No. of Recommendations: 0
I hate my college loans, too, but I agree transfering the entire balance to credit cards is a bad idea. Student loans are eligible for deferments, forbearances, and tax deductions. Credit cards - zip.

I might consider the following plan, but you'd have to run the numbers to see if it would cost too much (due to cash advance fees, etc.). I've fudged some things in the following plan (I don't have as much practice running these numbers as JBoa).

I'm rounding off some of the figures: $20K in loans, 7.5% paying now, 4% credit card teaser rate

And making some assumptions: $250/month loan payment, 6 month teaser rate, ignoring taxes because I don't know how to calculate that loss of tax deduction, and the cash advance fee because I don't know how much that would be.

Step 1: Borrow 6 months worth of student loan payments from the credit card ($1500). Pay those to the student loan (I would use 6 different checks with the coupons for each month individually so they won't mark you as missing payments).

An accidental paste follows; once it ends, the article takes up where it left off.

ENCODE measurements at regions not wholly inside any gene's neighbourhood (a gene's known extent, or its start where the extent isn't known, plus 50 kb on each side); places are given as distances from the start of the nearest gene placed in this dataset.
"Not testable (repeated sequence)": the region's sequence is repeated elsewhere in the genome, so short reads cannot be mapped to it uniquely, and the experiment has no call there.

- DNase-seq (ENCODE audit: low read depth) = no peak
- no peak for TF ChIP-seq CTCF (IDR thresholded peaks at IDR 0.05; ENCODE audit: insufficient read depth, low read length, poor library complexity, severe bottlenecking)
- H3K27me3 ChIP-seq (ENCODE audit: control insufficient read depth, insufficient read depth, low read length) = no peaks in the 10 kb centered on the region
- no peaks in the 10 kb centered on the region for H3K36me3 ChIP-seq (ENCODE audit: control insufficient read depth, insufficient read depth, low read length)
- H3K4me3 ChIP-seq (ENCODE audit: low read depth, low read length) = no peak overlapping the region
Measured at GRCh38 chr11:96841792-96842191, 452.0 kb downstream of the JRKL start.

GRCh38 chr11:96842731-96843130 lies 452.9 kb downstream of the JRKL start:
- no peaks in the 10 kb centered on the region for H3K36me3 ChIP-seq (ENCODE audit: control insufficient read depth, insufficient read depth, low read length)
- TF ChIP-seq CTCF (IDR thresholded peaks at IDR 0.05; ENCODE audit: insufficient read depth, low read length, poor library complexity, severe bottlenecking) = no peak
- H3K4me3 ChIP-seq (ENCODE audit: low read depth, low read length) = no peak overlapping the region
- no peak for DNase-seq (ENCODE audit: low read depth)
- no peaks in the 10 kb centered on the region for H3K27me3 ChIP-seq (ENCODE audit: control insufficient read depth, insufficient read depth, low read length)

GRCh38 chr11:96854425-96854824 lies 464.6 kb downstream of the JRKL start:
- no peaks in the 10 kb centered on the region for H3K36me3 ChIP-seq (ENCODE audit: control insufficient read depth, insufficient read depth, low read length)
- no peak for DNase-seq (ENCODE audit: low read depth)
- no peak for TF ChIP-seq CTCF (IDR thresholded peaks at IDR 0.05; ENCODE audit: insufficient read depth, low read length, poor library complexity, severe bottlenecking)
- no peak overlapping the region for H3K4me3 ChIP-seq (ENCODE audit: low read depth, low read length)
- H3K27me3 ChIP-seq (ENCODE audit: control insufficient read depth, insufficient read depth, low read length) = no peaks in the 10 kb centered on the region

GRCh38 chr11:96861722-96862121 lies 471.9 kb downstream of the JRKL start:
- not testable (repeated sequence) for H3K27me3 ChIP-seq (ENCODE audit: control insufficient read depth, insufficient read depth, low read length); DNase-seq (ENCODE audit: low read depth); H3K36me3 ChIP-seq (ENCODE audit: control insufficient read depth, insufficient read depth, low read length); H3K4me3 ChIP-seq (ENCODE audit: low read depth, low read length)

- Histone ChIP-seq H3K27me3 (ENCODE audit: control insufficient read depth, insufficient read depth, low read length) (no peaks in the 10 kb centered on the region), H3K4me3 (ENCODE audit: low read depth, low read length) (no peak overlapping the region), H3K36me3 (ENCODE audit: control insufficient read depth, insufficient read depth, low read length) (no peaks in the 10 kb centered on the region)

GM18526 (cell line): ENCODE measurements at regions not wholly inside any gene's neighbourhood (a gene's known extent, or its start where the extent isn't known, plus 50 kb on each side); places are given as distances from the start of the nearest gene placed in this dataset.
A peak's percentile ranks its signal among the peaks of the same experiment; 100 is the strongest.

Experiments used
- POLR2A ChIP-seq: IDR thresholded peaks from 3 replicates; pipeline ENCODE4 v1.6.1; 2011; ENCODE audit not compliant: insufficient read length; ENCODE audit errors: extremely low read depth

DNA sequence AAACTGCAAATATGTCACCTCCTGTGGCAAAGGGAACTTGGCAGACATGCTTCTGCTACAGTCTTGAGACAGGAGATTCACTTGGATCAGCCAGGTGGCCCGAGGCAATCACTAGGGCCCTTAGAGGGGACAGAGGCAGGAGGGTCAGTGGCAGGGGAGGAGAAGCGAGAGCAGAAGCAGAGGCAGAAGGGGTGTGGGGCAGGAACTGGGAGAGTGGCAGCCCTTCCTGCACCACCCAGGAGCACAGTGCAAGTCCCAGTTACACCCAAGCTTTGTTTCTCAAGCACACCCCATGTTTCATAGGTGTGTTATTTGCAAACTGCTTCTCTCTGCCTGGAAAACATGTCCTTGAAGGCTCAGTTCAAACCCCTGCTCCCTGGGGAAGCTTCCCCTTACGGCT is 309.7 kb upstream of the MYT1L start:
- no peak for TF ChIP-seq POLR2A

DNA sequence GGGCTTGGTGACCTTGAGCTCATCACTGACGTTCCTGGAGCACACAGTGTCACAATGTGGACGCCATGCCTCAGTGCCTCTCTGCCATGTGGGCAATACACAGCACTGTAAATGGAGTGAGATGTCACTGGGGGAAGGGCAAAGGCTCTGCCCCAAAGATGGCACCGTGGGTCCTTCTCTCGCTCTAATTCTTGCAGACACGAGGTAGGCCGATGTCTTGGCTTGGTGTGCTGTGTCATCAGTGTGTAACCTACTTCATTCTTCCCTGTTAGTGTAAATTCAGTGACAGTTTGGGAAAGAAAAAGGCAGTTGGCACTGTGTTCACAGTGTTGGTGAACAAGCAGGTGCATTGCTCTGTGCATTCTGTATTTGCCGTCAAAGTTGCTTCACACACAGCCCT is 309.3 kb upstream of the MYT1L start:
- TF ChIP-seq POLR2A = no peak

Step 2: Each month pay the $250 plus interest(<$5) to the credit card. When the 6 months are up you should have paid off the credit card loan, and then you can close the teaser account and go back to paying the student loan.

What does this get you? Let's run some numbers.
If you don't play any credit card games, you will pay $1500 over the 6 months to the loan, and end up owing app. $19250. If you play the credit card game, you'll owe $19100. So you save $150 (minus the cash advance fee, minus the tax losses). This is assuming that the student loan company credits the payments as soon as they receive them (and doesn't hold them waiting for their due date). I think they do, but I'm not sure.

Has anyone tried this? I do have several strong caveats though. Absolutely you have to be able to pay off the cc loan. You should not use the card for anything else, and you must pay it perfectly on time or all of the monetary savings is lost. And you should calculate in the effects of the potential cash advance fee and tax losses. It does get much more tempting when you get those 0% offers...


who's beginning to fear she's just justified a bad idea.
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